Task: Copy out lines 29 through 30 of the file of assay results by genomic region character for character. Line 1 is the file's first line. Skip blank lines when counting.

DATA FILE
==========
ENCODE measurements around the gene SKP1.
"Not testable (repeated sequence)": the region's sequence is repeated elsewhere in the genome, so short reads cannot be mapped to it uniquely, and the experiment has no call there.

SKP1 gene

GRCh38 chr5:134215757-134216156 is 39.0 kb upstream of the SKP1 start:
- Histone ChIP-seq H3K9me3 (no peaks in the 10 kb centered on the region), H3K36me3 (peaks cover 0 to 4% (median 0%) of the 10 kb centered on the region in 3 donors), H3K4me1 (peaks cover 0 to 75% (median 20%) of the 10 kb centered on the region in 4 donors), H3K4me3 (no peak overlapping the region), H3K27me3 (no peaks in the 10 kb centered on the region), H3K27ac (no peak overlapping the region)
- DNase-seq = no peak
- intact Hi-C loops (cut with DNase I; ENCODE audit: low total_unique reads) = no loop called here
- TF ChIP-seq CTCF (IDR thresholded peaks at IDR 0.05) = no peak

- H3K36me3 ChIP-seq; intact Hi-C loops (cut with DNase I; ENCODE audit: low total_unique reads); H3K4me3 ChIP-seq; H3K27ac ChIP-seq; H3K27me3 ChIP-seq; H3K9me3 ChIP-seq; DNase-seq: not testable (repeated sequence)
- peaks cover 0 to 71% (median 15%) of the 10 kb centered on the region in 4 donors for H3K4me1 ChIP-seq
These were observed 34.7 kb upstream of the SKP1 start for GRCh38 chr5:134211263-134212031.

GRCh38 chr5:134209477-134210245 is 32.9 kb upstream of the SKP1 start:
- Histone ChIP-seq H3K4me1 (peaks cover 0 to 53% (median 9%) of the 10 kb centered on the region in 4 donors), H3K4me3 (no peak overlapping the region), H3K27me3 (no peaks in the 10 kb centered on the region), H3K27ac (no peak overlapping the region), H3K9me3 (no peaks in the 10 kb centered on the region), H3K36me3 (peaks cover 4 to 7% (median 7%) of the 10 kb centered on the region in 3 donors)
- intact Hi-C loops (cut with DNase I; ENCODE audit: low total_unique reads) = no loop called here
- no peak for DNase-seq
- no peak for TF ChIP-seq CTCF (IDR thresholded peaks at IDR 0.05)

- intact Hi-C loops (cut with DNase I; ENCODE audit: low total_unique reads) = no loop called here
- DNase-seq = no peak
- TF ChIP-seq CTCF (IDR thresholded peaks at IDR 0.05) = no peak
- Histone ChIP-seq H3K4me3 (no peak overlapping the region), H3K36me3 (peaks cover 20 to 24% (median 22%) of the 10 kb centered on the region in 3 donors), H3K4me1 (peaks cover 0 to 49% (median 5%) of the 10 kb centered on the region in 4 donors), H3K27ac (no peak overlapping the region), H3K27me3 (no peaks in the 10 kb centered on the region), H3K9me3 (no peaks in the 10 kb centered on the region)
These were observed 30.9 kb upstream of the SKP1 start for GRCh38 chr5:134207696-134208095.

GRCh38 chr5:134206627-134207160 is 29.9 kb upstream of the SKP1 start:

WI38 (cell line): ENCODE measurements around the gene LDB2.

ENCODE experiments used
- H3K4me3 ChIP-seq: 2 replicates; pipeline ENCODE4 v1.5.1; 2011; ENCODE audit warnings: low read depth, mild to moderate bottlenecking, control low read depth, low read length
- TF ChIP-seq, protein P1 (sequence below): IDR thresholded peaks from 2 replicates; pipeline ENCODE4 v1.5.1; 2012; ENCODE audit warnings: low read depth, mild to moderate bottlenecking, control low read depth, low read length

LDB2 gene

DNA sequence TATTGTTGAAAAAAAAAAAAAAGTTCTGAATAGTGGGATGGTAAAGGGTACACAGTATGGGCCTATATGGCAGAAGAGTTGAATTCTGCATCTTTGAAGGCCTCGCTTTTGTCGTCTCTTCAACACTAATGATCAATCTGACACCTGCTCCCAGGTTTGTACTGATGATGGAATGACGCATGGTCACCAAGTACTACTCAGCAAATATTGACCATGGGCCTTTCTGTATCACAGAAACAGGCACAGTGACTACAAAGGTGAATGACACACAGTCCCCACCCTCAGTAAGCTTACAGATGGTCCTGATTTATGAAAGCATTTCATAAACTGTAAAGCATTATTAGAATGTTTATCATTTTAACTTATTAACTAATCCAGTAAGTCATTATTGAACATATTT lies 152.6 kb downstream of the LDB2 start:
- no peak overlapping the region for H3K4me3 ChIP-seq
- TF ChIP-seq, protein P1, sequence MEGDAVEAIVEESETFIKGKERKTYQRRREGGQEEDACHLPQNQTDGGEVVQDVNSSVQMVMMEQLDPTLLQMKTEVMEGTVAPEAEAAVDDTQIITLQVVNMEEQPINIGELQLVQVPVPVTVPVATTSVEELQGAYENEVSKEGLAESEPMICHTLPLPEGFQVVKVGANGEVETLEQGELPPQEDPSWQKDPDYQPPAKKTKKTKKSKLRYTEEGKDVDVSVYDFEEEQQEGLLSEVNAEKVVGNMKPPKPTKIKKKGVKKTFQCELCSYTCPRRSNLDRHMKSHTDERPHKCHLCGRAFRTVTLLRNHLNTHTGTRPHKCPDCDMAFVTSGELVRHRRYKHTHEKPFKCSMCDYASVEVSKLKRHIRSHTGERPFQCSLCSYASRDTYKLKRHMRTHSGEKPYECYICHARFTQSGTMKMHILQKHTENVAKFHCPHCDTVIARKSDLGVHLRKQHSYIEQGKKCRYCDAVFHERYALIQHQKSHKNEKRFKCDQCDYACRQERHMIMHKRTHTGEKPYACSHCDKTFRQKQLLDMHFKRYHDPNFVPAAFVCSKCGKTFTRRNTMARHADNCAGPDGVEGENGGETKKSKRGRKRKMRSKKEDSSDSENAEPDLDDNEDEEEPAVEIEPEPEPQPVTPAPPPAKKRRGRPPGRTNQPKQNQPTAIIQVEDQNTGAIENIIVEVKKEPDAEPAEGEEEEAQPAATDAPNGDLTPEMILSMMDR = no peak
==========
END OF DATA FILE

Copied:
- no peak overlapping the region for H3K4me3 ChIP-seq
- TF ChIP-seq, protein P1, sequence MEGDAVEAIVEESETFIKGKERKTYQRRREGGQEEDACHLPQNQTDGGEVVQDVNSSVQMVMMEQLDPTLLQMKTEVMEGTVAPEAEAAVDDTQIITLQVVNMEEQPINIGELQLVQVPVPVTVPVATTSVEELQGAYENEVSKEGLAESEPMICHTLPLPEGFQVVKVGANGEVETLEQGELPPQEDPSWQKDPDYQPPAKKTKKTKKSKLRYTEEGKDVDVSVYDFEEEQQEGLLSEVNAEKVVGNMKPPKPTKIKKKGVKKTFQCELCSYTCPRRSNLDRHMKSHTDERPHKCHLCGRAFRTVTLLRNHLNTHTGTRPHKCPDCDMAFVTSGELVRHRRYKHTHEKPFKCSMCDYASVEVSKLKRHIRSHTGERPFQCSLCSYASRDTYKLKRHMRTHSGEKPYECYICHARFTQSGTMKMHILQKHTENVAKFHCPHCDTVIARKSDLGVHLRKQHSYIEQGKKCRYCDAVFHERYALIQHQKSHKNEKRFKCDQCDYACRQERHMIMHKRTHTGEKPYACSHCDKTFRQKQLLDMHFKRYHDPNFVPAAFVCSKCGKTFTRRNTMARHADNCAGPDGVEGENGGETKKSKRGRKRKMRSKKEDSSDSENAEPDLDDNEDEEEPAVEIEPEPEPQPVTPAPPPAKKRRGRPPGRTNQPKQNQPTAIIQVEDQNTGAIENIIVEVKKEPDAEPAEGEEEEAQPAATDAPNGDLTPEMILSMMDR = no peak